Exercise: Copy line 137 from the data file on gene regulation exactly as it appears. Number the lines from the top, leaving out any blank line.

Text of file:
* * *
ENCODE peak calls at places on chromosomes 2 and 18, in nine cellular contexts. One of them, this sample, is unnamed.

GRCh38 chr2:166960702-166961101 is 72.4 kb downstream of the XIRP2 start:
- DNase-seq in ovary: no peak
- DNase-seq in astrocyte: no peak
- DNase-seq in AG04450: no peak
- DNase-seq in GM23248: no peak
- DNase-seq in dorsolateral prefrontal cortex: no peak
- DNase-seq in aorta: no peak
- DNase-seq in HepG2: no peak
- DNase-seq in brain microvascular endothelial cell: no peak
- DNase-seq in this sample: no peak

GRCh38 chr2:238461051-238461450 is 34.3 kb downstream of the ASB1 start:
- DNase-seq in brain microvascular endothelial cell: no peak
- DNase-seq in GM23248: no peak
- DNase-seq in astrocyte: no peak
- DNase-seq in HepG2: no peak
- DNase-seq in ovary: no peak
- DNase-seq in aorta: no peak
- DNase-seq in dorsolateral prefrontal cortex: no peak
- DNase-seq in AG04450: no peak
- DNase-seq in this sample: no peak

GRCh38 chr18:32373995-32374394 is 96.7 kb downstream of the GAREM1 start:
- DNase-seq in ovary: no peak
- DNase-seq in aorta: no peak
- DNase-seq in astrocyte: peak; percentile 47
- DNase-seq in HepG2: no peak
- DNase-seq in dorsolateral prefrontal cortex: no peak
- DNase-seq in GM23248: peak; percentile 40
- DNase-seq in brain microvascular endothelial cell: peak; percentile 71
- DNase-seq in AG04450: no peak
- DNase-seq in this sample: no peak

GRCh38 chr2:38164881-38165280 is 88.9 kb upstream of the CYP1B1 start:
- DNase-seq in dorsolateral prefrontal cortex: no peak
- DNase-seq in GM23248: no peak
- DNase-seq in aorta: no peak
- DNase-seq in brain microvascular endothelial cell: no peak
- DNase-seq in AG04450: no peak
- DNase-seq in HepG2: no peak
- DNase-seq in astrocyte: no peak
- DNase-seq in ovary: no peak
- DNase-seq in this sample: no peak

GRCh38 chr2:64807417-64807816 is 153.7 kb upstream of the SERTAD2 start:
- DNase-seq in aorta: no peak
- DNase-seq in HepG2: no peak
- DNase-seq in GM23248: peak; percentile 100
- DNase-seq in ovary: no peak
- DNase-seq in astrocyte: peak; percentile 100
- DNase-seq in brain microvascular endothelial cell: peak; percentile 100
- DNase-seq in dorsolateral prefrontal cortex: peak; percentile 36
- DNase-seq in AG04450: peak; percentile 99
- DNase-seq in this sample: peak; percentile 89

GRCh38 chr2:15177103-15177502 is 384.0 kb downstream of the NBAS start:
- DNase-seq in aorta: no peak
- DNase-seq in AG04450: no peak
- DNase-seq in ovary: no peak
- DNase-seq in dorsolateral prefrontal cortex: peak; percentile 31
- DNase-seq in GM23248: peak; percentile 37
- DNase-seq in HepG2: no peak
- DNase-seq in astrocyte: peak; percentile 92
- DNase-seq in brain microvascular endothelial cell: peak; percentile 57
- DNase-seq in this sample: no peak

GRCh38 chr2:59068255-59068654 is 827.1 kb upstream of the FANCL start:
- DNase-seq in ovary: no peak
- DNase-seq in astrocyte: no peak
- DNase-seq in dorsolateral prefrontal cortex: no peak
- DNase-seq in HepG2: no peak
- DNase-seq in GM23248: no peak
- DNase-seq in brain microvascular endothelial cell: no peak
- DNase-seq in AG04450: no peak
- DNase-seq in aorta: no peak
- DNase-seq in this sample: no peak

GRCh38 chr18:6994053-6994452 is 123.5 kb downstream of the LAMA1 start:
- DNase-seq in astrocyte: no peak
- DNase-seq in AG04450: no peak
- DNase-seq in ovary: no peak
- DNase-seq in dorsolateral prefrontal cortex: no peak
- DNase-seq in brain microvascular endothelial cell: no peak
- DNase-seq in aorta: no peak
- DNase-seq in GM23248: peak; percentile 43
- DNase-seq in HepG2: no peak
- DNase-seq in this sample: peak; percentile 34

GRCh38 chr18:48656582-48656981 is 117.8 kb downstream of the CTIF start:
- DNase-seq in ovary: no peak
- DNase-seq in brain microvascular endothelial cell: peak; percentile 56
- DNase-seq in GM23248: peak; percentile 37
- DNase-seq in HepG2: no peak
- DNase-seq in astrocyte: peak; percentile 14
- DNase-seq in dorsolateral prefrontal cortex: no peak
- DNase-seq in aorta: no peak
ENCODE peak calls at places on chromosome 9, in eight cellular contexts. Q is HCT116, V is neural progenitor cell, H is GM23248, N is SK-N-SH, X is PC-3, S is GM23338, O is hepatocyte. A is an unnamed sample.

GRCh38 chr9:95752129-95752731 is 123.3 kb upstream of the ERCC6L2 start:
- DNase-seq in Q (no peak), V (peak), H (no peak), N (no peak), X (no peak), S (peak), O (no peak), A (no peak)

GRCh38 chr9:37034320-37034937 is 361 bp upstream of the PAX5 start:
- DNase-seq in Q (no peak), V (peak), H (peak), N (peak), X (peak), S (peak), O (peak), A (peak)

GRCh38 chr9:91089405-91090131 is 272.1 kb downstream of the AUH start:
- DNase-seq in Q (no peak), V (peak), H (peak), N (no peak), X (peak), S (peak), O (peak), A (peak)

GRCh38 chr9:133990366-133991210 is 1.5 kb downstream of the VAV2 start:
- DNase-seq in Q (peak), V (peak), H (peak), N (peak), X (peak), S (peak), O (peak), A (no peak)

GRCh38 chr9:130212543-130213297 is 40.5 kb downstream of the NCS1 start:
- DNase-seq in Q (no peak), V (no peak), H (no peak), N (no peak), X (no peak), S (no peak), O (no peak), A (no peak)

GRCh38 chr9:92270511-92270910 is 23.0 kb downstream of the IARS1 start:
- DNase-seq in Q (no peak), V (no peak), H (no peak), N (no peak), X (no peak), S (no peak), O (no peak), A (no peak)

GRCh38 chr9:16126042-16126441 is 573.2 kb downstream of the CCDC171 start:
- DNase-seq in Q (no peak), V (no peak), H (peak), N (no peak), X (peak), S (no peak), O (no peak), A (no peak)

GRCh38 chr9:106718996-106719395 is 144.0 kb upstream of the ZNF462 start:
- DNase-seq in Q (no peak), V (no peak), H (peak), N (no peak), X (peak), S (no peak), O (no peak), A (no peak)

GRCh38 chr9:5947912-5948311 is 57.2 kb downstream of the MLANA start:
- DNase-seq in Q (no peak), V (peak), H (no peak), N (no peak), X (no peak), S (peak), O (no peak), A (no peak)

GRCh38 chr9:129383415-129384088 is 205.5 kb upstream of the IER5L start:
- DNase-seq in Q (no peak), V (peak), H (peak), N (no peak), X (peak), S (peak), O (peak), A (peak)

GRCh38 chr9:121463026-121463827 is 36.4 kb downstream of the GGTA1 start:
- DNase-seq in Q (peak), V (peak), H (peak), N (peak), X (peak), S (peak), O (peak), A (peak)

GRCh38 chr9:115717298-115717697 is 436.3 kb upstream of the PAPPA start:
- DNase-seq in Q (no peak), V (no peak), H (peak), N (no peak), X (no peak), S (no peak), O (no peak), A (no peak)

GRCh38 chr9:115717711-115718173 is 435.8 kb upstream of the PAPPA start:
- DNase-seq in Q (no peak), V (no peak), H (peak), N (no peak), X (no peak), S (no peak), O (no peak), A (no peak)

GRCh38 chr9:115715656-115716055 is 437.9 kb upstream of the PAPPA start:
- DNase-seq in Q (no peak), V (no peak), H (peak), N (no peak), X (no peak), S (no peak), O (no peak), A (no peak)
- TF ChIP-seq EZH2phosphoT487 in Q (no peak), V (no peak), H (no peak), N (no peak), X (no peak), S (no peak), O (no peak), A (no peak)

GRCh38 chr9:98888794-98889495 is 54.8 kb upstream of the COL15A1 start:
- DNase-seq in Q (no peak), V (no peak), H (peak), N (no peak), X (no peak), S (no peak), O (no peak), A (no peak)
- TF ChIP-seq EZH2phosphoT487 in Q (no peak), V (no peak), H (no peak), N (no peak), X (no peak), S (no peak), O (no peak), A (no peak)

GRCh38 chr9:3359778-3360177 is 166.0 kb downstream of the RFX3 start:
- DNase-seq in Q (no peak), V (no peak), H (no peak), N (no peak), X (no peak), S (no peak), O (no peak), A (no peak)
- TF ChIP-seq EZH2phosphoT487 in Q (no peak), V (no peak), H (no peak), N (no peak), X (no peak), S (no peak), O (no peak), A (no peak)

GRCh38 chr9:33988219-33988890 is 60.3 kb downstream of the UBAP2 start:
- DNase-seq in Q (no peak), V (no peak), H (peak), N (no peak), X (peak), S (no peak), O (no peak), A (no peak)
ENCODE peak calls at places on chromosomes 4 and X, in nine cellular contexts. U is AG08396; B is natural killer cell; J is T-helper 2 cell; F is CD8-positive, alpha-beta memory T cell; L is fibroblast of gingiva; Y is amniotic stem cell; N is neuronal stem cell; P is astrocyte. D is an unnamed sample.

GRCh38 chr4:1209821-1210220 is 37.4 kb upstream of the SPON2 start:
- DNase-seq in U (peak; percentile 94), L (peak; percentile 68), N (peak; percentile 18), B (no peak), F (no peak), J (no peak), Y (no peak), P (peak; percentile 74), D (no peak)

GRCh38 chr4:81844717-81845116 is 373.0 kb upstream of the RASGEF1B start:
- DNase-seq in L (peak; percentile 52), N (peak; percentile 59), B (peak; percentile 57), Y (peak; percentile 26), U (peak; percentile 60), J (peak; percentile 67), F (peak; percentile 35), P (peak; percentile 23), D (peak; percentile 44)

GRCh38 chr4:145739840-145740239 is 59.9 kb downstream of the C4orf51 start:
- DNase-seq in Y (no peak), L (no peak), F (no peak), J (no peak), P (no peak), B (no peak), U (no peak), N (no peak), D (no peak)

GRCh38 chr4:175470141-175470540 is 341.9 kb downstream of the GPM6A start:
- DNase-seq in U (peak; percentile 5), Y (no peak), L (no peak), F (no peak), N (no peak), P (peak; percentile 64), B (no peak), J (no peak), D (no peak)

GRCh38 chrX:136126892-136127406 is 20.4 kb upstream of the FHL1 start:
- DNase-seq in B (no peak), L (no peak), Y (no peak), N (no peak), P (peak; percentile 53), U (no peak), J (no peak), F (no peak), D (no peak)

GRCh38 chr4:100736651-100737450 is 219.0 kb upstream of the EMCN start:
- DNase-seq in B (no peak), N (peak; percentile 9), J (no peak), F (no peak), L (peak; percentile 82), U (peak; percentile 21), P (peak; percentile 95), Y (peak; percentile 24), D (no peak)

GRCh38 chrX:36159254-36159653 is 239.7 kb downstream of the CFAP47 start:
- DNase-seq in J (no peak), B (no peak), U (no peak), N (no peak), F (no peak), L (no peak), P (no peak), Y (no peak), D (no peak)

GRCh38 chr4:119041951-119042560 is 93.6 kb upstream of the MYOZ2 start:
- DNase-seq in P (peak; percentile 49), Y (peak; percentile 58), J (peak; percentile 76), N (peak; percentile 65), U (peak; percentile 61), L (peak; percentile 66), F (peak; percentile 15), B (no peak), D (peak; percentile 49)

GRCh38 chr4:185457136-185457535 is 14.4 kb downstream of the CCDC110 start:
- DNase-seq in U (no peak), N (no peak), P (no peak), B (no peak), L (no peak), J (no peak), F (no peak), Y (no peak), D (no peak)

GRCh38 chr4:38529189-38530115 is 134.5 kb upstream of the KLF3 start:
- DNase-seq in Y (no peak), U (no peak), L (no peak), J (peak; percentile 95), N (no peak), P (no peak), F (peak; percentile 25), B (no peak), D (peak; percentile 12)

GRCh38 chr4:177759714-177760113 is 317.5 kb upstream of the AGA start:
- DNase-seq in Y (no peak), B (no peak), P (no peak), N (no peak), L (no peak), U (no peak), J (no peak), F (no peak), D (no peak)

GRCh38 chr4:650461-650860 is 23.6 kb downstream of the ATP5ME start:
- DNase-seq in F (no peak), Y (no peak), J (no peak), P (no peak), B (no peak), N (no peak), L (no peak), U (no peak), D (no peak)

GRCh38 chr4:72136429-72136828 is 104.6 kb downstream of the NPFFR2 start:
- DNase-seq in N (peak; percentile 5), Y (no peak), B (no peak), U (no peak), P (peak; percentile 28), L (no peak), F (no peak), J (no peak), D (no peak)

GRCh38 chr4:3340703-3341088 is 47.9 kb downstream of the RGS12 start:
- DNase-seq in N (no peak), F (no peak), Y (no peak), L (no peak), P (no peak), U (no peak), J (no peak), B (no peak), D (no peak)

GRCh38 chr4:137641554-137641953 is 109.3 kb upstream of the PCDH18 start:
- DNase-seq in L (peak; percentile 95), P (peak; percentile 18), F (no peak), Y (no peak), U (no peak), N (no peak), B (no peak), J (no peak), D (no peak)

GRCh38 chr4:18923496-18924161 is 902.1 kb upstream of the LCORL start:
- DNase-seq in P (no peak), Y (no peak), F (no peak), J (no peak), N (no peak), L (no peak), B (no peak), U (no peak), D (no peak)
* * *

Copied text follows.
GRCh38 chrX:136126892-136127406 is 20.4 kb upstream of the FHL1 start: